Emotional intelligence can be your superpower. Let me share with you a real-life example that’ll show you its power iin action.
Betty Bigombe grew up in Uganda. Her humble beginnings saw her walking four miles each way to school, subsisting on one meal a day in her uncle’s multi-wived homestead. However, she managed to defy the odds, making her way to the Ugandan Parliament. Her grit and resolve were tested when she faced an unthinkable challenge: making peace with a notorious warlord, Joseph Kony.
Kony, leader of the Lord’s Resistance Army, left a horrific legacy—100,000 people murdered, 30,000 children kidnapped, and two million Ugandans displaced. But in the early ’90s, Betty convinced the Ugandan president to send her as a peace emissary. Initially scorned by the rebels for being a woman, Betty won their respect, earned the endearing title of ‘Mummy’, and even managed to bring Kony to the negotiation table. Though the peace didn’t last, Betty was named Uganda’s Woman of the Year for her relentless efforts. So, what was Betty’s secret weapon? Simple: Listening.
Listening is a fundamental pillar of emotional intelligence.
Let’s start with a quick reflection…
Think back to an important conversation that you recently had. Can be with anybody. How much of it was spent on just waiting for your turn to speak?
Social Awareness: It’s Not All About You
Improving social awareness starts by becoming a better listener. Usually, the leaders I work with understand this, but struggle with knowing how to actually do it. My number one tip: it’s not about talking less or responding appropriately, but genuinely trying to understand. Like Betty, when dealing with different perspectives, it’s crucial to empathize and reflect on the other person’s point of view before responding. For her, it was life or death. For you, it could be the difference between promotion or no promotion.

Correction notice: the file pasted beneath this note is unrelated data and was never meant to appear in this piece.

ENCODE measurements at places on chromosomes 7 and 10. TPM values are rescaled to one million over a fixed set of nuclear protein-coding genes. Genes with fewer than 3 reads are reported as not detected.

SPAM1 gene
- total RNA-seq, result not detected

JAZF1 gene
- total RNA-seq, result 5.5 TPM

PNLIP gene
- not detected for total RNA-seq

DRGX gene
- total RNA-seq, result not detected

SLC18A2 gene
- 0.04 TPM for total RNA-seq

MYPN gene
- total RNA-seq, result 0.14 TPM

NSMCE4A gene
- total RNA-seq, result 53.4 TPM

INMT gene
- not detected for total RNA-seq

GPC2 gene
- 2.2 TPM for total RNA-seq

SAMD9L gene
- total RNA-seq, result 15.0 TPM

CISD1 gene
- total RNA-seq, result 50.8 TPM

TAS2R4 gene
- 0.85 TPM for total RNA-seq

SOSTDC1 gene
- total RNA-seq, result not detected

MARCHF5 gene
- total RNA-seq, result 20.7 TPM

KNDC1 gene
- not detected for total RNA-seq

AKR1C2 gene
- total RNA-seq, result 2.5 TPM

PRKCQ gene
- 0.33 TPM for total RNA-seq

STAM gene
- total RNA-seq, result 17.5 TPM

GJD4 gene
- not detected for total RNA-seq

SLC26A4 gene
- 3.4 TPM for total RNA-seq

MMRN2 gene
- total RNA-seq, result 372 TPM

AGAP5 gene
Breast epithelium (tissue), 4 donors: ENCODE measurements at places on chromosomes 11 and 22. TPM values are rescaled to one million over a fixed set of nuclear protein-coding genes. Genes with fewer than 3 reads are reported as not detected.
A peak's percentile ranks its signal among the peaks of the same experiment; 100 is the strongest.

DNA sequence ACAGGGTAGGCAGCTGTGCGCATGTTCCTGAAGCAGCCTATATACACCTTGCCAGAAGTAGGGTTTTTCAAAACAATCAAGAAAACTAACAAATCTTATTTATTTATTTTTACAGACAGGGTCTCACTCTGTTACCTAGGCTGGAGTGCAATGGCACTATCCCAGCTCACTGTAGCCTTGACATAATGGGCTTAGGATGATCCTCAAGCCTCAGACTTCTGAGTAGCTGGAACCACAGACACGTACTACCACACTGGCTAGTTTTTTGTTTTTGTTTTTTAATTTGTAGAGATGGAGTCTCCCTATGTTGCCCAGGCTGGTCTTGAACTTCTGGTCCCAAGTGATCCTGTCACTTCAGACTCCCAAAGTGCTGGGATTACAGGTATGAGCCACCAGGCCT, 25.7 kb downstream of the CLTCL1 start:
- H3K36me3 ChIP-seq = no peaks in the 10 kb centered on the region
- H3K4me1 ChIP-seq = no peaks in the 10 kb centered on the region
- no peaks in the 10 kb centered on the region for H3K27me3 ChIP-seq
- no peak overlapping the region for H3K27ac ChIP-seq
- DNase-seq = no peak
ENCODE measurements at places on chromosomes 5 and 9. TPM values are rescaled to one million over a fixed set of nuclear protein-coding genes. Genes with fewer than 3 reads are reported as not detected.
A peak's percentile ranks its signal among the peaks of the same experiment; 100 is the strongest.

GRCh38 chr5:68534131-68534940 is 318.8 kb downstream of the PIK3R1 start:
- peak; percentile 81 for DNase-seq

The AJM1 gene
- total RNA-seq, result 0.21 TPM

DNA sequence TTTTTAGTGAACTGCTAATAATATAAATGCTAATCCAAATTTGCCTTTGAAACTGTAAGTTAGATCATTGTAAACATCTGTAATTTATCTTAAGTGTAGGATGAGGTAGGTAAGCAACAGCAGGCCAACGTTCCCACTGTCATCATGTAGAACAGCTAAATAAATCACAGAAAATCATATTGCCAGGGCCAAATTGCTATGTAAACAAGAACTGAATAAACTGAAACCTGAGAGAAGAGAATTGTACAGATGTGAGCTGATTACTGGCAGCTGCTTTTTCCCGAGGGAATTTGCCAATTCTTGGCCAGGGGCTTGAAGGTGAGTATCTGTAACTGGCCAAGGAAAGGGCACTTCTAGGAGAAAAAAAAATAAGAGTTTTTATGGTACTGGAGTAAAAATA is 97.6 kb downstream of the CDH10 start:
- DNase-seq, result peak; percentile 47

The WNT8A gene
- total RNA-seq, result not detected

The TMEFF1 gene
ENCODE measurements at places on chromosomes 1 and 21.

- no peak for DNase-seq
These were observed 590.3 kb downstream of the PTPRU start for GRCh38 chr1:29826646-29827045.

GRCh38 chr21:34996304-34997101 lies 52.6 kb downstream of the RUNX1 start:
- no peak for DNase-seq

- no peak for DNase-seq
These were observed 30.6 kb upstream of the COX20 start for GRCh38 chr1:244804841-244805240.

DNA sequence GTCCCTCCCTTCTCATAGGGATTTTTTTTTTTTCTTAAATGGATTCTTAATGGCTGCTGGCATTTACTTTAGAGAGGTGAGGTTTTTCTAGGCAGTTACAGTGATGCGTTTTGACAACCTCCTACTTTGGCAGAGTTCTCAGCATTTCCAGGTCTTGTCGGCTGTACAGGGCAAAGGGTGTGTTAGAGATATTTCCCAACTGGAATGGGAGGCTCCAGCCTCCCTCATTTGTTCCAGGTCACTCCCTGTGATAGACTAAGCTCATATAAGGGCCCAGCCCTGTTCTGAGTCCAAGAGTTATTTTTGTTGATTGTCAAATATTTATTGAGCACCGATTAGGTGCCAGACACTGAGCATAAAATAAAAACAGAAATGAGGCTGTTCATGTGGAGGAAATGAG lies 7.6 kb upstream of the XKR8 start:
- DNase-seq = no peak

The Mirror Effect: Embrace Self-Awareness
Another vital aspect of emotional intelligence is self-awareness. Seeing ourselves clearly is like looking into a mirror that shows not only your physical appearance but your thoughts, motivations, and emotions.
Conflict Management: What’s Your Style?
Ken Thomas and Ralph Kilmann, management professors at the University of Pittsburgh, argue that most people default to one of two approaches to conflict management: assertiveness or cooperativeness. They identified five styles of conflict management:
Accommodating, Avoiding, Collaborating, Competing, and Compromising.
Think about a recent conflict you experienced. Which of these styles did you employ, and why? Do you see a pattern in your conflict management approach?